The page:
4. Shifting material that would have formerly been submitted as short communications into Letter-to-the-Editor or Research-Letter categories. These do not count as “articles” for the purpose of journal impact factor calculations, but if they are cited they are counted as a citation. This increases (potentially) the numerator, while not impacting the denominator at all (whether the letters get cited or not).
    A perusal of journals, which have shown significant and sustained increases in impact factor over short and medium term, will frequently reveal that they have used one or several of these strategies to inflate their impact factor. It is in particular not uncommon to find, for example, that short communications have been abolished and that the number of original articles per year has all but halved over a period of a few years.
    This type of editorial behavior is probably highly detrimental to good science publishing in the long run.

    • American Biotechnologist says:

      Thanks for your thoughts Stefan. Yet most of us still dream of publishing in Nature, Cell or JBC. And…most of what I’ve seen in these publications seems to be of pretty high quality. “Sexy” is a matter of marketing. Even in science, if it doesn’t sell, nobody will buy it. Nonetheless, you are suggesting that the journals actually inflate their JIF using mathematical formulas. A very interesting thought indeed.

  8. Tong says:

    We urgently need a transparent article reviewing process and grant judging process that can decrease the politics to minimum! Science by itself should speak based on its own value, as what was like in 1940s or 1950s. We should put all efforts in discoveries, not making friends and play politics in so-called circles. And anything we discovered should publish in the most efficient way so that it can be shared quickly among peers. Now, not many people are interested in doing real science, but busy making friends and publish “high-profile” papers to get money and fame. How sad is that!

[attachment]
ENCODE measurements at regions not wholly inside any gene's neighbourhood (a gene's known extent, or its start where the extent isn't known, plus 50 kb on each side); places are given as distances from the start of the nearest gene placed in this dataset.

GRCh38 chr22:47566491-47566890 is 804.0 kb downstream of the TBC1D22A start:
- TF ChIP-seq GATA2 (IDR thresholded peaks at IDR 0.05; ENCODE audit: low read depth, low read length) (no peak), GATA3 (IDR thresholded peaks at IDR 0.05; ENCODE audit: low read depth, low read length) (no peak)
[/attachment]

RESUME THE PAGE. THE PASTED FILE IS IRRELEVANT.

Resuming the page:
• American Biotechnologist says:

      Thanks for your comments Tong. I would imagine that with today’s technology, spreading the word about a truly “high-impact” scientific finding or article shouldn’t be too difficult. With a computer and a twitter account, anyone can increase the reach of their paper.

  9. Bill says:

    Sadly, our administration has for several years used JIF to decide on promotions. Two faculty from the same department, same time frame for promotion. One had 18 publications in high impact journals but no extramural funding; the other 15 publications in field-specific but lower impact journals, but also brought in over $700K in extramural funding. The promotion went to the first. Now (same department), a faculty going up for promotion published several papers in a 2.1 JIF, and is being criticized even though it is the #1 journal in that field!

  10. rkg says:

    Necessity is the mother of invention, Scientific inventions made and ongoing motivation of research is to solve the problems and make the human mankind live simpler and better lives. Measuring the quality of scientific invention make NO progress NOR lead to groundbreaking discoveries. Major discoveries thus far published in various scientific journals looked into specific contributions made to move scientific field forward and asking next question. Research Content should judged based on the advances made in a particular field and to solve a critical problem. It should not be measured on humungous volume of work, which do not address a simple question or speculation.